MSD teachers react to President Biden’s student loan forgiveness plan


Tribune News Service

Student loan borrowers stage a rally in front of the White House to celebrate President Joe Biden cancelling student debt and to begin the fight to cancel any remaining debt, on Aug. 25, 2022, in Washington, D.C. Photo courtesy of Paul Morigi/TNS.

Kevin Hamm, Writer

President Joe Biden gave many student loan borrowers relief on Wednesday, Aug. 24, when he announced that he would be canceling $10,000 in student loan debt for most borrowers, along with up to $20,000 for those who received Pell Grants, a form of financial aid for undergraduates from the federal government that doesn’t have to be repaid. The president’s plan would apply only to those making under $125,000 annually, and it would also cap repayment of undergraduate loans at 5% of one’s monthly income.

Both teachers and students at Marjory Stoneman Douglas High School hope to benefit from Biden’s plan.

“The people who will benefit the most is anyone with student loan debt, statistically minorities who are more likely to have more debt, because now you have more resources going into education, so everyone will be able to benefit, even if some of those people were already well off,” speech and debate teacher Jacob Abraham said. “So many who might still might be better off than average but still in some debt will be helped.”

There has also been debate around whether or not Biden’s plan would change how students value education.

“People who took out loans and didn’t finish college will probably benefit the most, but on the mortgage side I’ve seen people not be able to afford a home because of how much their monthly student loan payments take up,” personal finance teacher Michael Mauro said. “I see both sides of it, some people will feel frustrated that they’re paying for others’ education with their taxes, but others might be able to see if college is right for them, and for some people that could be life changing.”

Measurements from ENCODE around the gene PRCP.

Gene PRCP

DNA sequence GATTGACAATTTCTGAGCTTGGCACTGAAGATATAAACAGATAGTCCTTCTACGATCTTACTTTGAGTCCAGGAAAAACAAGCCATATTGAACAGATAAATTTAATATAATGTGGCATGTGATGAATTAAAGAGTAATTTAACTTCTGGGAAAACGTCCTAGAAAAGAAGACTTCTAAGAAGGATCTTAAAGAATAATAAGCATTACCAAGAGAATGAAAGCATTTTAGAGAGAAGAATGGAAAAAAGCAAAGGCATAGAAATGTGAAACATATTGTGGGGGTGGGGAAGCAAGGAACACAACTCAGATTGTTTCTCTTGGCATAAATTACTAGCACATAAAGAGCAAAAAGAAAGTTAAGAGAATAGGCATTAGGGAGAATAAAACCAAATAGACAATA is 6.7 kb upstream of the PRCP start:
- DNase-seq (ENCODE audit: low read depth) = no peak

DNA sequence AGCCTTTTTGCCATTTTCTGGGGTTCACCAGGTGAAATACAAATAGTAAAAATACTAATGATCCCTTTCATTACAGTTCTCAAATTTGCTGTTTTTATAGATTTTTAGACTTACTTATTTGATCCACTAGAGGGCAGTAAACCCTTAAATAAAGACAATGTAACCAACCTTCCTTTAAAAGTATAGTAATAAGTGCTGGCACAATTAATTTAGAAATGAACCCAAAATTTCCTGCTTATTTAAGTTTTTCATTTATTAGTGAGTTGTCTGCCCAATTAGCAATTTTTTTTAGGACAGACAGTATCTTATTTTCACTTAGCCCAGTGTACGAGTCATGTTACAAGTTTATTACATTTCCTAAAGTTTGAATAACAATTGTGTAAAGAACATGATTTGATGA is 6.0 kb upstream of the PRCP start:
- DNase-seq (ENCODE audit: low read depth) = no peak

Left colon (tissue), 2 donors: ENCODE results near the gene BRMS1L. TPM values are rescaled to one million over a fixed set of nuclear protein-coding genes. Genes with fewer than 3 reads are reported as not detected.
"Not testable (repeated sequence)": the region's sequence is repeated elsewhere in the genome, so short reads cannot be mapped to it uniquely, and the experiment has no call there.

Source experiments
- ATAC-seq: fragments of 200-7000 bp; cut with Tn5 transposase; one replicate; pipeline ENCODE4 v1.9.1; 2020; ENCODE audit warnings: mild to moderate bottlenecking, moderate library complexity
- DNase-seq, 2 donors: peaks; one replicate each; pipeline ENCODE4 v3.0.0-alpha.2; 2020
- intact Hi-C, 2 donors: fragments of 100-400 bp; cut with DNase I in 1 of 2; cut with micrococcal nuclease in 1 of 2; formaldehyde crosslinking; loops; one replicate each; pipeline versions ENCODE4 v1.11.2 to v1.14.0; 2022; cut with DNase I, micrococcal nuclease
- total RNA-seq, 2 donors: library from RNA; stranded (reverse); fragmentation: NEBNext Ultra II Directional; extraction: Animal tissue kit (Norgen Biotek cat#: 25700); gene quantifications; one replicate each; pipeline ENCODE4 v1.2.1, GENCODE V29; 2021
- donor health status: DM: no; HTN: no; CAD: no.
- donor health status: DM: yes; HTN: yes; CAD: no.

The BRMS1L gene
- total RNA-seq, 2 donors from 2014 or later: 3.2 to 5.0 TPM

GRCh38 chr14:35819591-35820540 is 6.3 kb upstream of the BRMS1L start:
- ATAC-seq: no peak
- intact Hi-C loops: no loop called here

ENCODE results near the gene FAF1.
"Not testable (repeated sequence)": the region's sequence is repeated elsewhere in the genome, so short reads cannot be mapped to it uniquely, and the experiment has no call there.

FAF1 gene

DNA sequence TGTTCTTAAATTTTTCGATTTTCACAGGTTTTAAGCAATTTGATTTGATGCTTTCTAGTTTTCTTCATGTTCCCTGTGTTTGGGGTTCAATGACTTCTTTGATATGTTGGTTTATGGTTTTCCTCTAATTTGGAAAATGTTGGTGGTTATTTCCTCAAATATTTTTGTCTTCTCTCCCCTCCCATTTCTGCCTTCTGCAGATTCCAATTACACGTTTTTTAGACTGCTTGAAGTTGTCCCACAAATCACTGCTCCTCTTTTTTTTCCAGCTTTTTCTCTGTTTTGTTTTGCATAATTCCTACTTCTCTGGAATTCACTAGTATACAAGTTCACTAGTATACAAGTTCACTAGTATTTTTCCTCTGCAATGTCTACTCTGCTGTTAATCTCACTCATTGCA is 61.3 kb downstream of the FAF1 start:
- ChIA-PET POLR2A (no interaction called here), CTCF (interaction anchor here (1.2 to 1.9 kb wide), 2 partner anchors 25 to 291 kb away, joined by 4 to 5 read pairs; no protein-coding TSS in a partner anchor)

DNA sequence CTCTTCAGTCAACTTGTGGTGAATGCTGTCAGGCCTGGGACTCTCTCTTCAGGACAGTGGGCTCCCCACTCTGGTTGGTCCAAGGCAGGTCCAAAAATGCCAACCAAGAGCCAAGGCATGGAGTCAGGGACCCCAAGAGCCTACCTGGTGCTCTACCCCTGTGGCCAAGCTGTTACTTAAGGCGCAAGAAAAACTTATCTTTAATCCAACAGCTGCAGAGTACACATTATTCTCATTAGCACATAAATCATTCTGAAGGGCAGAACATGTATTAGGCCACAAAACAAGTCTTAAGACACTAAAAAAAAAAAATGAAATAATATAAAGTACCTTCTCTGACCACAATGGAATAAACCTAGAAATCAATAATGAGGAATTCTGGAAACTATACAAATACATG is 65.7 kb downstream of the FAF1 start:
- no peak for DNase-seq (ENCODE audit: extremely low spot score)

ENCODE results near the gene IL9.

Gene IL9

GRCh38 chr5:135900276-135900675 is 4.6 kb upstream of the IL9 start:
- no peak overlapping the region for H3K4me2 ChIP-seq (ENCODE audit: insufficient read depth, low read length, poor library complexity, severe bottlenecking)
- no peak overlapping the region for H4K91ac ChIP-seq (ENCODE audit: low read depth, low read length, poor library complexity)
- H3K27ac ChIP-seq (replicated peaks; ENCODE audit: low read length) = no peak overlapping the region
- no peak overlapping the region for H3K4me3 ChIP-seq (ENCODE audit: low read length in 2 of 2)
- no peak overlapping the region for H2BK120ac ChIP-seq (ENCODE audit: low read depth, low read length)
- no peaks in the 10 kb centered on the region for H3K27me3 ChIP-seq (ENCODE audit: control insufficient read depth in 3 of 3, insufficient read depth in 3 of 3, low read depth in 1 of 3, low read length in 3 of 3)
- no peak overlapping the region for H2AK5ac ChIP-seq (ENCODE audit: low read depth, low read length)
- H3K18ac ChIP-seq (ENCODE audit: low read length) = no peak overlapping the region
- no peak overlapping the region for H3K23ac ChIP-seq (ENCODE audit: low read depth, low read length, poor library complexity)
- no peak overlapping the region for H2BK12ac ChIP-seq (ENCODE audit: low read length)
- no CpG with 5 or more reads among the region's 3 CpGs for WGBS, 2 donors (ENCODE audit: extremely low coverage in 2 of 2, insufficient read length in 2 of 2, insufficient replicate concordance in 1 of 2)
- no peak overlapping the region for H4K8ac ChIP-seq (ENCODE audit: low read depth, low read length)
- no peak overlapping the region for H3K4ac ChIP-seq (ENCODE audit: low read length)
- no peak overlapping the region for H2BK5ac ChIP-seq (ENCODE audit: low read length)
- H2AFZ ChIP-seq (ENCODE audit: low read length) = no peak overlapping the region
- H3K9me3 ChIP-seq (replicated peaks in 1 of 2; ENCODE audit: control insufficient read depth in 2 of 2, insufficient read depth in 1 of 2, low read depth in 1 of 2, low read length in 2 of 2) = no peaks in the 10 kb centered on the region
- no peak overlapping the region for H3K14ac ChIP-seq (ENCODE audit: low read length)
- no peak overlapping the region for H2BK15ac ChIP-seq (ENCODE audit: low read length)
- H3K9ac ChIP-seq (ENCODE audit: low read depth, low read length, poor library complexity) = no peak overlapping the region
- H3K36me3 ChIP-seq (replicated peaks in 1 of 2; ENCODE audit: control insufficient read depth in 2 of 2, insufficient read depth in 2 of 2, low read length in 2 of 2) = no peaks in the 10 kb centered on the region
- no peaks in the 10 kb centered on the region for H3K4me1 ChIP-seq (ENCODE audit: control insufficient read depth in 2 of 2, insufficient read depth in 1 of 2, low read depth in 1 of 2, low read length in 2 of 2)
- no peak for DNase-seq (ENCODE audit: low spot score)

Biden’s initiative has been largely supported by Democrats but heavily criticized by Republicans as being unfair and biased towards the wealthy and more educated.

“They keep throwing gas on the fire and so yesterday, they announce this thing to have the taxpayers pick up the student loans, which is going to fuel inflation,” Republican Governor Ron DeSantis said to a group of supporters in Tampa. “You are going to end up in a situation where you could have a truck driver be on the hook for a Ph.D. student who graduated in something like gender studies or something like that.”

Charlie Crist, Democrat nominee for governor of Florida, differs sharply from DeSantis, maintaining that under DeSantis, Florida has become unaffordable.

“He’d rather complain about President Biden’s efforts to uplift working Floridians and lighten their load – it’s ridiculous,” Crist said.

Republican Florida Senator Marco Rubio criticized Biden’s plan as “a handout that primarily benefits the highly educated and already well off.”

Although Rep. Val Demings, Democrat nominee for Rubio’s Senate seat, commented that it is still only a band aid solution to the student loan crisis, she has voiced support for Biden’s plan.

“Education is the ladder to the American Dream,” Demings said. “Today’s relief is targeted to the middle class, has new reforms to make it easier to work off loans, and will expand opportunity for everyone.”

Although there is still some uncertainty over whether the president’s plan will go into effect as Republicans are considering suing the administration in an attempt to block the plan, applications for student loan forgiveness open on Oct. 1 and can be found at